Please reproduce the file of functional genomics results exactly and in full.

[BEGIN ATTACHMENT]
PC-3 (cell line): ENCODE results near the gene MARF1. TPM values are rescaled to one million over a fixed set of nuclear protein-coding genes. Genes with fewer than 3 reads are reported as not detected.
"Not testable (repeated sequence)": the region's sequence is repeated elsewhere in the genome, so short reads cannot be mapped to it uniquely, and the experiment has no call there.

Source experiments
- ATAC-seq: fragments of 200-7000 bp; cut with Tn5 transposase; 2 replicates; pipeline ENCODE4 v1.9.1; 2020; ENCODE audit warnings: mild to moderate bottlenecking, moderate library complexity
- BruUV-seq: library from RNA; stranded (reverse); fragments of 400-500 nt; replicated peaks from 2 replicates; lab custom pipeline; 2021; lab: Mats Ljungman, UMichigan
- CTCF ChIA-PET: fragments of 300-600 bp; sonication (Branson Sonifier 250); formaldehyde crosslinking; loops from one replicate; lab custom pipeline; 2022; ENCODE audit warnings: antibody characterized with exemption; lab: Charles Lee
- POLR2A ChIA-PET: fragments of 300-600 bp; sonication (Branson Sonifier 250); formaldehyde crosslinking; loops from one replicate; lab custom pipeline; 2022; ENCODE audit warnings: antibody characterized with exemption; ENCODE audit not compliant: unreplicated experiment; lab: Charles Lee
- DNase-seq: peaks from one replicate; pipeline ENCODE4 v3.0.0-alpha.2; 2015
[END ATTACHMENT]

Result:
PC-3 (cell line): ENCODE results near the gene MARF1. TPM values are rescaled to one million over a fixed set of nuclear protein-coding genes. Genes with fewer than 3 reads are reported as not detected.
"Not testable (repeated sequence)": the region's sequence is repeated elsewhere in the genome, so short reads cannot be mapped to it uniquely, and the experiment has no call there.

Source experiments
- ATAC-seq: fragments of 200-7000 bp; cut with Tn5 transposase; 2 replicates; pipeline ENCODE4 v1.9.1; 2020; ENCODE audit warnings: mild to moderate bottlenecking, moderate library complexity
- BruUV-seq: library from RNA; stranded (reverse); fragments of 400-500 nt; replicated peaks from 2 replicates; lab custom pipeline; 2021; lab: Mats Ljungman, UMichigan
- CTCF ChIA-PET: fragments of 300-600 bp; sonication (Branson Sonifier 250); formaldehyde crosslinking; loops from one replicate; lab custom pipeline; 2022; ENCODE audit warnings: antibody characterized with exemption; lab: Charles Lee
- POLR2A ChIA-PET: fragments of 300-600 bp; sonication (Branson Sonifier 250); formaldehyde crosslinking; loops from one replicate; lab custom pipeline; 2022; ENCODE audit warnings: antibody characterized with exemption; ENCODE audit not compliant: unreplicated experiment; lab: Charles Lee
- DNase-seq: peaks from one replicate; pipeline ENCODE4 v3.0.0-alpha.2; 2015